• Training data that had been submitted to a commercially available machine learning service was analyzed using the system 100 in accordance with the various embodiments described herein.
  • that accuracy of one or more predictions and/or identification generated based on the computations of Equation 7 was validated, wherein the one or more predictions and/or identifications regarded which neural network model form a collection of candidate neural network models would be the best starting point from which to facilitate transfer learning for a target data set.
  • the subject machine learning service takes images with classification labels as input and produces a customized classifier via supervised learning.
  • 71 training jobs obtained from the subject machine learning service were randomly sampled, splitting each set of images with labels into 80% to use for fine-uning and 20% to use for validation.
  • the 71 training data sets comprised a total of 18,000 images, with an average of 204 training images, and 50 held-out validation images each. There were 5.2 classes per classifier on average, with a range of 2 to 60 classes across classifiers.
  • 14 neural network models trained from sub-domains of ImageNet were used as candidate neural network models for transfer learning, plus an additional “standard” neural network model was trained on all of the ImageNet- 1 K training data. Fine-tuning each of the 71 training jobs from each of the 15 initial neural network models resulted in 1065 neural network models. The performance of each neural network model was ranked by top-1 accuracy using 20% of the data that was held-out.
  • the training set was cut in half for each and analyzed in a separate fine-tuning experiment.
  • 53 of the 71 training jobs were analyzed, with 15 initial conditions each, thereby producing an additional 795 fine-tuned neural network models, which evaluated with top-1 accuracy on the same validation data.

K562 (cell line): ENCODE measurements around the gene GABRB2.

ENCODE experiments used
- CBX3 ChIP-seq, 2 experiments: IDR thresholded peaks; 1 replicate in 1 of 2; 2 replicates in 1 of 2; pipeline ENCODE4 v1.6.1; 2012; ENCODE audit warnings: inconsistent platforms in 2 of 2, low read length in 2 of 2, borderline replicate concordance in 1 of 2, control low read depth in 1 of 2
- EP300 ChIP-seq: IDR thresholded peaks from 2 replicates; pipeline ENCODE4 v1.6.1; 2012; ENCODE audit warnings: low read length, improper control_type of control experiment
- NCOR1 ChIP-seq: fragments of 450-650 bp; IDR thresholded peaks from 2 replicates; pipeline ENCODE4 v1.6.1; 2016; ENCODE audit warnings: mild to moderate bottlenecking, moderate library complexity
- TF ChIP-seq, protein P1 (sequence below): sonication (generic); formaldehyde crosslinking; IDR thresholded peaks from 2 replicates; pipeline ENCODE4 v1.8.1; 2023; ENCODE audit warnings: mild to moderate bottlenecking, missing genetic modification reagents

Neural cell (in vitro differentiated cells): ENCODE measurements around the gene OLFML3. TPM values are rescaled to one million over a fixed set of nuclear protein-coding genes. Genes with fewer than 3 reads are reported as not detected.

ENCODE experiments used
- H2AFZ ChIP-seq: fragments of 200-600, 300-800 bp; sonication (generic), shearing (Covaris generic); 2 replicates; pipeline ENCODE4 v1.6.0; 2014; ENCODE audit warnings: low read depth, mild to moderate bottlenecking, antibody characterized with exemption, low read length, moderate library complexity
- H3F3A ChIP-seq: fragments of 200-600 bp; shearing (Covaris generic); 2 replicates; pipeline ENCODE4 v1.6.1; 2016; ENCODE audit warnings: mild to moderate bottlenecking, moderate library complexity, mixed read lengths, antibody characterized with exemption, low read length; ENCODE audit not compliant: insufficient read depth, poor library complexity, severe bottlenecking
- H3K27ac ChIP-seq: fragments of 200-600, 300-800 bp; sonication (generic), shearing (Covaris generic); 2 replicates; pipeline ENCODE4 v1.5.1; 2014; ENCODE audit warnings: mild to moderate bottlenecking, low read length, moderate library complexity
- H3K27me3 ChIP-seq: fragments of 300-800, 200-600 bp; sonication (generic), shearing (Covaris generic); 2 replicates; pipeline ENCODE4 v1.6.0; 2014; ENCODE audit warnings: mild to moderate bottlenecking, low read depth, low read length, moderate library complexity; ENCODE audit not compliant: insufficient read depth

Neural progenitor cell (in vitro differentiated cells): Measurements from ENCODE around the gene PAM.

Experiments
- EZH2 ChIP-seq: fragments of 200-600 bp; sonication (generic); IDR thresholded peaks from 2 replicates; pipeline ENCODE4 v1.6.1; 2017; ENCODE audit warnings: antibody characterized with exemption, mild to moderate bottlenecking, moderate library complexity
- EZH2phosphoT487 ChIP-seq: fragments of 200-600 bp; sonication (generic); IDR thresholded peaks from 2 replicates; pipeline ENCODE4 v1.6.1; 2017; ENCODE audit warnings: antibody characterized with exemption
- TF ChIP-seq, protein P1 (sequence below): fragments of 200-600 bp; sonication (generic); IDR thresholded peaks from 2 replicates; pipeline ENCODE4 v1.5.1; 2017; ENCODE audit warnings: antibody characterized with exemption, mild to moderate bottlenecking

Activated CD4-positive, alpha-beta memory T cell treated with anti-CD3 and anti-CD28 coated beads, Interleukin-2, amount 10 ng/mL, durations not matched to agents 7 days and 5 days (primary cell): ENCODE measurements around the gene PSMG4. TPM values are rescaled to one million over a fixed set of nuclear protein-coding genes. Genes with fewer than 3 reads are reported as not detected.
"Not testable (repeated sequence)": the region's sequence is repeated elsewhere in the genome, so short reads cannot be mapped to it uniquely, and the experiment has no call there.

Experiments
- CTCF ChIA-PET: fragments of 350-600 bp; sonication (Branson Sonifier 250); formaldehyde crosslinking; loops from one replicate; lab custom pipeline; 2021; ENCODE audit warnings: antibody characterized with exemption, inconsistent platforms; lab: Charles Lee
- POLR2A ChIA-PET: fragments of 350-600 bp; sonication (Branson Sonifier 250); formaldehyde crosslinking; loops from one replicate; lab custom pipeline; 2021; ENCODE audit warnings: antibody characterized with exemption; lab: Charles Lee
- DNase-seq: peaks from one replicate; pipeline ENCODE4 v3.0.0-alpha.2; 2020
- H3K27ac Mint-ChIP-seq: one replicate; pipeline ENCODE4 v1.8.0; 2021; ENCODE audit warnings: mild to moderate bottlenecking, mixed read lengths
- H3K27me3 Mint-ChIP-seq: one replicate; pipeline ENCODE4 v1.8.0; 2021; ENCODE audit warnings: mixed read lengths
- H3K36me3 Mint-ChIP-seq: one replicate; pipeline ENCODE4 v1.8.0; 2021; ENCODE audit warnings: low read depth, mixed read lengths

• FIG. 9 shows an approximate breakdown of the types of image data in the subject sets. Repetitive description of like elements employed in other embodiments described herein is omitted for sake of brevity.
  • FIG. 9 illustrates an diagram of an example, non-limiting pie chart 900 that can depict a distribution of vision custom learning workloads in accordance with one or more embodiments described herein.
  • the portion of FIG. 9 labeled “misc” can be due to the fact that many labels given were opaque and/or had no obvious semantic meaning.
  • the high level of variety shown in FIG. 9 is common in real-world custom learning service scenarios, since users are attempting to train custom classifiers for the reason that commonly available neural network models do not address the problems they are trying to solve.
  • FIG. 10 illustrates a flow diagram of an example, non-limiting method 1000 that can facilitate assessment and/or identification of one or more pre-trained neural network models to serve as transfer models for one or more target machine learning tasks in accordance with the one or more embodiments described herein. Repetitive description of like elements employed in other embodiments described herein is omitted for sake of brevity.
  • the method 1000 can comprise assessing (e.g., via the assessment component 112 ), by a system 100 operatively coupled to a processor 120 , one or more similarity metrics between one or more source data sets and/or one or more sample data sets from one or more target machine learning tasks.